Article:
From the mailbag:
I have been following your landscape photos and they are absolutely brilliant. I saw you mentioned something about stitching and was wondering if you could detail your method.
Reason I am asking is that I am going to get rid of my A7r in preparation for the M2 and will only have my A7II and I have holidays planned. Most of what I do is either landscape/architectural. And I am sure I am going to miss the A7r for those trips.
Occasionally, I stitch three or four images together. That, however, is the exception. The rule, for me, is to stitch between a dozen and over 100 images. Therefore, when I usually do and what will suit you is probably quite different. As I understand your question, you’re looking for a way to extend the 24 megapixel resolution of the a7II into the 36 megapixel or somewhat above range. If you normally make images in landscape orientation, you can get to that kind of image by rotating the camera into portrait orientation and making a single row of three or four images with a lot of overlap.
If all the elements in your picture are distant — being defined as further then 50 or 100 focal length of the lens you’re using — you won’t need to rotate the camera around the entrance pupil, or even, in many cases, put the camera on a tripod. I do handheld captures all the time, and it works very well. If you do have objects in the scene that are closer than 50 or hundred focal lengths, it would be best if you purchased a tripod mount that would allow you to locate the camera so that a line drawn perpendicularly through the entrance pupil of the lens passes through the rotational axis of your tripod head. If you’re making single row stitches (or single column stitches) the equipment can be fairly minimal. If you want to make multi-row stitches, the devices for position in your camera get more complex. My favorite supplier for this kind of equipment is RRS. They’re not cheap, but their gear is very well designed.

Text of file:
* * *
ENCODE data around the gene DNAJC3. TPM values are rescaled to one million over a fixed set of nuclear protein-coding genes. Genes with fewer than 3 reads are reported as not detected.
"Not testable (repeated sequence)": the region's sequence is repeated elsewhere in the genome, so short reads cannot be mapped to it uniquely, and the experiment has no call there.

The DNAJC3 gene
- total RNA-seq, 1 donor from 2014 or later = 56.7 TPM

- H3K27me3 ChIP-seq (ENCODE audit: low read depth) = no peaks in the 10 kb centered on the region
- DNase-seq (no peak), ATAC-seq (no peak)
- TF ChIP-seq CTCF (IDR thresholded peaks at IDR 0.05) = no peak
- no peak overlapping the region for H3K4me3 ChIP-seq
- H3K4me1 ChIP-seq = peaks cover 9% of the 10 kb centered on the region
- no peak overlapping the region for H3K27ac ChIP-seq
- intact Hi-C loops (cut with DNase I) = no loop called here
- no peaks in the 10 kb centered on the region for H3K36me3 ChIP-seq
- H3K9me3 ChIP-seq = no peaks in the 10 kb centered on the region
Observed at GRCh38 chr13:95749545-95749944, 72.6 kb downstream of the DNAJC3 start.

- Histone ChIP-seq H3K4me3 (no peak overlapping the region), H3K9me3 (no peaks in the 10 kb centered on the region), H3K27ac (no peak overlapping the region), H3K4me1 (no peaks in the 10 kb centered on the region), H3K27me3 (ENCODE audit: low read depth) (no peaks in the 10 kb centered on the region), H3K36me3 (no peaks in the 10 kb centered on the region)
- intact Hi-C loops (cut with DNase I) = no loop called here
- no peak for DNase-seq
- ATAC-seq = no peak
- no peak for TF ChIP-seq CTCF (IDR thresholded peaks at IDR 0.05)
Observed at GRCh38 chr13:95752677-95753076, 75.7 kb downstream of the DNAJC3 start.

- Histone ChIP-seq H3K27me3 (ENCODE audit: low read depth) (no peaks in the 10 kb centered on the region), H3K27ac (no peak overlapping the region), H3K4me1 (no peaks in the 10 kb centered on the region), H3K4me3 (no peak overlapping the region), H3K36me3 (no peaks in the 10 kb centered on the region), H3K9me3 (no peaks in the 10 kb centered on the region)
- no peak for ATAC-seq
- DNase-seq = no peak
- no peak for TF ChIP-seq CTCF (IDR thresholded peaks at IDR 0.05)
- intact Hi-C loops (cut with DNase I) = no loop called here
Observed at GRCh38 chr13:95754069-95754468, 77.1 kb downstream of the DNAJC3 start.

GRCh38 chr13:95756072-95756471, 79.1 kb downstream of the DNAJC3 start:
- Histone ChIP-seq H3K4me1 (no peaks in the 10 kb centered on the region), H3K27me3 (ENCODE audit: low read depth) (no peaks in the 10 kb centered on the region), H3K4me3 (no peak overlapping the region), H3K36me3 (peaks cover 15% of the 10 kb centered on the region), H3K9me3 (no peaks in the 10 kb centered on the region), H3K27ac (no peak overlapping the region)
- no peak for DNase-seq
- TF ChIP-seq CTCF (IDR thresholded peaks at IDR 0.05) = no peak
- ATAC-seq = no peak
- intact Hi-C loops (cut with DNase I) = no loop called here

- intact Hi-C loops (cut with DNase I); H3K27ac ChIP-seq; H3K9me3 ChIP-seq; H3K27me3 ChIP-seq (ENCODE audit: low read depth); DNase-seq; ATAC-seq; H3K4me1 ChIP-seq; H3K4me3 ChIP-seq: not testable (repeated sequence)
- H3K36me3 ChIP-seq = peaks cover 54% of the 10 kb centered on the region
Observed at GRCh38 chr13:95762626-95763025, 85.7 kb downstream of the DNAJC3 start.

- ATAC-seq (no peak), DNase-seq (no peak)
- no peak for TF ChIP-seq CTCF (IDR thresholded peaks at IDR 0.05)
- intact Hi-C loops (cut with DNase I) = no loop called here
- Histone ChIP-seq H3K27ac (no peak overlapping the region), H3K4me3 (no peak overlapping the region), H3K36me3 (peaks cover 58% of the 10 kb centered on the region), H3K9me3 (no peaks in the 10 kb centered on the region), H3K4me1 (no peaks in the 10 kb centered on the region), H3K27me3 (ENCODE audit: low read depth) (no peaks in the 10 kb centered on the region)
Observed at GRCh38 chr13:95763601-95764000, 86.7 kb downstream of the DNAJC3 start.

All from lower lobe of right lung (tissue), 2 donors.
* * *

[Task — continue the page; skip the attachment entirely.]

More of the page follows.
There are two main difficulties with stitching.
The first is motion. If your subject is moving, the stitching software is likely to become confused, and you’ll end up with “ghosts” in the rendered image. These can often be dealt with by manually controlling the details of the stitching, which the more advanced stitching software programs allow you to do. But, if there’s much subject motion, you may end up with a set of captures that cannot be successfully stitched.
The second is distortion. Most stitching programs allow you to choose from either a small number or a dizzyingly complex array of rendering projections. That’s all well and good, but if the stitching software has misunderstood the geometry of the scene from the captures, any geometrical distortion will carry forward into the rendered image, no matter what projection your choose. This is not normally a problem in landscape photography, but can easily become a problem in architectural work. Again, the advanced stitching programs allow you to control the details of the geometry of the scene. That’s the good news. The bad news is that there is usually quite a learning curve involved in taking advantage of these controls.
Okay, let’s assume that you have a good set of captures. What’s the best way to stitch them? There is stitching software built into both Photoshop and the latest version of Lightroom. It is rudimentary, but convenient. If I were you I’d give it a try, especially the Lightroom version, which is quite easy to use.
If you’re ready for more advanced stitching software, I can recommend two programs. The first is AutoPano Giga, which I use more than any stitching program. The second is PTGui. AutoPano is better at making the choices for you automatically. PTGui is good if you want to roll up your sleeves and wrest control from the program.
I would be remiss if I didn’t mention that you can also make captures for stitching with multiple exposures with a tilt/shift lens and not rotating the camera. There are those who believe that that technique offers better control of distortion.